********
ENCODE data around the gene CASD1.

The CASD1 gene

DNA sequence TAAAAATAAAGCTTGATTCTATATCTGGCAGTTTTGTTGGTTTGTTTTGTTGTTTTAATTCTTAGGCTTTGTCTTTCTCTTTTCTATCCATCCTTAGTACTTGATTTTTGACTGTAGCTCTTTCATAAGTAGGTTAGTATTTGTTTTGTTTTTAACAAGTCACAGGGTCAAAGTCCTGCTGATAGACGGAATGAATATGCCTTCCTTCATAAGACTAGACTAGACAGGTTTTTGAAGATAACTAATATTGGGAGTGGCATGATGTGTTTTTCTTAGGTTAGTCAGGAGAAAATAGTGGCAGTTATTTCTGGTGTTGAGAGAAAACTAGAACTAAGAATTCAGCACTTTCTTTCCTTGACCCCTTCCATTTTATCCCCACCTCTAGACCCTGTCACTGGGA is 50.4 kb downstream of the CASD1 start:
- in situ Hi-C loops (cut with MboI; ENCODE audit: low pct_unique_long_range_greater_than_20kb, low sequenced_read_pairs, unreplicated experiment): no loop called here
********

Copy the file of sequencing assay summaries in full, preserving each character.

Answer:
ENCODE data around the gene CASD1.

The CASD1 gene

DNA sequence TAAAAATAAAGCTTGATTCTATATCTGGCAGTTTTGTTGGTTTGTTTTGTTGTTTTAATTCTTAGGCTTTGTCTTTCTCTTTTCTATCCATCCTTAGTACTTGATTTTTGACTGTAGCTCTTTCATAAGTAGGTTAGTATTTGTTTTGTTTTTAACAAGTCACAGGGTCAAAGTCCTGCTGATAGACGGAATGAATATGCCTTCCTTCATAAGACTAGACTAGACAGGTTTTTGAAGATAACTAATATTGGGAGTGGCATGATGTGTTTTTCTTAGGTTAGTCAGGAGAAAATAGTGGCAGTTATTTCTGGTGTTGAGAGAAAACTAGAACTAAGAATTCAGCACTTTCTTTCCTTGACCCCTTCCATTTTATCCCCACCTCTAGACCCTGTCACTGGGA is 50.4 kb downstream of the CASD1 start:
- in situ Hi-C loops (cut with MboI; ENCODE audit: low pct_unique_long_range_greater_than_20kb, low sequenced_read_pairs, unreplicated experiment): no loop called here